For every adult man ages 20 to 64 who is between jobs and looking for work, more than three are neither working nor seeking work, a trend that began with the Great Society. And what Eberstadt calls “the earthquake that shook family structure in the era of expansive anti-poverty policies” has seen out-of-wedlock births increase from 7.7 percent in 1965 to more than 40 percent in 2012, including 72 percent of black babies.
LBJ’s starkly bifurcated legacy includes the triumphant Civil Rights Act of 1964 and Voting Rights Act of 1965 — and the tragic aftermath of much of his other works. Eberstadt asks: Is it “simply a coincidence” that male flight from work and family breakdown have coincided with Great Society policies, and that dependence on government is more widespread and perhaps more habitual than ever?
How could we have more poverty when we created huge anti-poverty programs? Answer: they were not based in reality, but what people think should be reality. In the simple view of the casual human glance, poverty is an absence of money so money should cure it. They don’t look to the laboratory of history and realize the causes of a lack of money. If they did, they would see why these programs don’t work.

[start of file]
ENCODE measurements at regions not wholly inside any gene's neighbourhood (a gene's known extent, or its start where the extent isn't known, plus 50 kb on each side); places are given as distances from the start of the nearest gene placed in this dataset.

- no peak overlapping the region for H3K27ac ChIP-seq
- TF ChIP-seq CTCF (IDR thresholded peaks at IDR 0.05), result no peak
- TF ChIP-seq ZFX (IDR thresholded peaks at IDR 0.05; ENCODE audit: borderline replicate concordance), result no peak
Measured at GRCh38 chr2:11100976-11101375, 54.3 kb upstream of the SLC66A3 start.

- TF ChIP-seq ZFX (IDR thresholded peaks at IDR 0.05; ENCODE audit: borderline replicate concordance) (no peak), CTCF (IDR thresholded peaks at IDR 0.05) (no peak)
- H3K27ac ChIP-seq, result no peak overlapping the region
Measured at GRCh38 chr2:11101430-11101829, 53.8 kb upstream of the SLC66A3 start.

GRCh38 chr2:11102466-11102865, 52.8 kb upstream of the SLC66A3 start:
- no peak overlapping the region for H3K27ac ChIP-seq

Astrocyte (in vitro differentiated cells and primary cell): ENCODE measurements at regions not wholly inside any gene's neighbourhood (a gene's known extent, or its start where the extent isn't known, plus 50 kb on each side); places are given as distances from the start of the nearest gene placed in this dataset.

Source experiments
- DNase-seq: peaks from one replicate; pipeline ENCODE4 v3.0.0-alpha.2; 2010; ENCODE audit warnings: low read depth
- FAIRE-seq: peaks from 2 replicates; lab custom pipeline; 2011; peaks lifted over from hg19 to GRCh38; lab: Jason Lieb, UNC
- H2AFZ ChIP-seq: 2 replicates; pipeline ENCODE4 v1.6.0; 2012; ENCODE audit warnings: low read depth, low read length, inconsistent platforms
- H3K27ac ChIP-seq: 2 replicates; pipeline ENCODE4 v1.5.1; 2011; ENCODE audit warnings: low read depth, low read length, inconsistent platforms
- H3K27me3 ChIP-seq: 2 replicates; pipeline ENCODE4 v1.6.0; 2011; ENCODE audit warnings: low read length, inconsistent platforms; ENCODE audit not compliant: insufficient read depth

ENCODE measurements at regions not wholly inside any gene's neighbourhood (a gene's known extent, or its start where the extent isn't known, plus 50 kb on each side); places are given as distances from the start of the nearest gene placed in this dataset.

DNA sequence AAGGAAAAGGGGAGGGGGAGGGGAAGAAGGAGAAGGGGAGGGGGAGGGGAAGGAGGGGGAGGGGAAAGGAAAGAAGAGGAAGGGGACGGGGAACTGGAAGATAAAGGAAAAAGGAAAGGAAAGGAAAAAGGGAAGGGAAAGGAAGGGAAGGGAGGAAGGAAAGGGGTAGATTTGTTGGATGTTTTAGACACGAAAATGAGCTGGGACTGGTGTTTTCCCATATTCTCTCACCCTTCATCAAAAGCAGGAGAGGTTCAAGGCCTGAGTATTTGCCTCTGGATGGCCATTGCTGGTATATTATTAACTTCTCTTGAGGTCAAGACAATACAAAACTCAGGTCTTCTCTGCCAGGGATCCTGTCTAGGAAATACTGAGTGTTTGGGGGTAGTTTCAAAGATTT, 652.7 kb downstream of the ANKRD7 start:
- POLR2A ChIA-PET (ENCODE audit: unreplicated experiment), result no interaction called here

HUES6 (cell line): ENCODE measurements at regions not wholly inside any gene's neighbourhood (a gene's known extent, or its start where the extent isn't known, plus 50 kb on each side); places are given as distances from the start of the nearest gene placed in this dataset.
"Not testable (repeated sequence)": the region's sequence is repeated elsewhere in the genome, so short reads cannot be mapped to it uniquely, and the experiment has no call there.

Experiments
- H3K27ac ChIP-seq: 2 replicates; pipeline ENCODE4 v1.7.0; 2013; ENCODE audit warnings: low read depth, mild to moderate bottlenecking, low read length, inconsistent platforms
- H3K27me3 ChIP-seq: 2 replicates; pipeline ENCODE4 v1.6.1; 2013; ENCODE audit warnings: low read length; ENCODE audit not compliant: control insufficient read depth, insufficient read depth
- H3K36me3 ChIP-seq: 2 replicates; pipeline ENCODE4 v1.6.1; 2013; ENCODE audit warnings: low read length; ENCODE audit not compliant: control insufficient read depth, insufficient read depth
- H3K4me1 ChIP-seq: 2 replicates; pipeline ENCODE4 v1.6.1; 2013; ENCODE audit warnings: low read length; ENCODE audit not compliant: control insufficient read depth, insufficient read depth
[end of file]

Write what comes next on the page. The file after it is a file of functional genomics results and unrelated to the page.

For the last 70 years, the West has embarked on programs that try to make life less harsh on human individuals by granting those individuals fewer standards of oversight, more state money, and relaxed conditions of performance. The result has made them spiritually hollow, less effective and more likely to wallow in personal misery. History shows us this is usually the case when we try to address problems directly by replacing an absence of money with handouts.
As this pattern repeats again and again, more people are turning against the fundamental idea of the Enlightenment, which is the perfection of the individual. Like a handout, the perception of perfection gives people no reason to improve themselves. This in turn exacerbates the causes of poverty, criminality, family breakdown and social decay. And since we do not measure consequences, only “feelings,” we have insulated ourselves against noticing.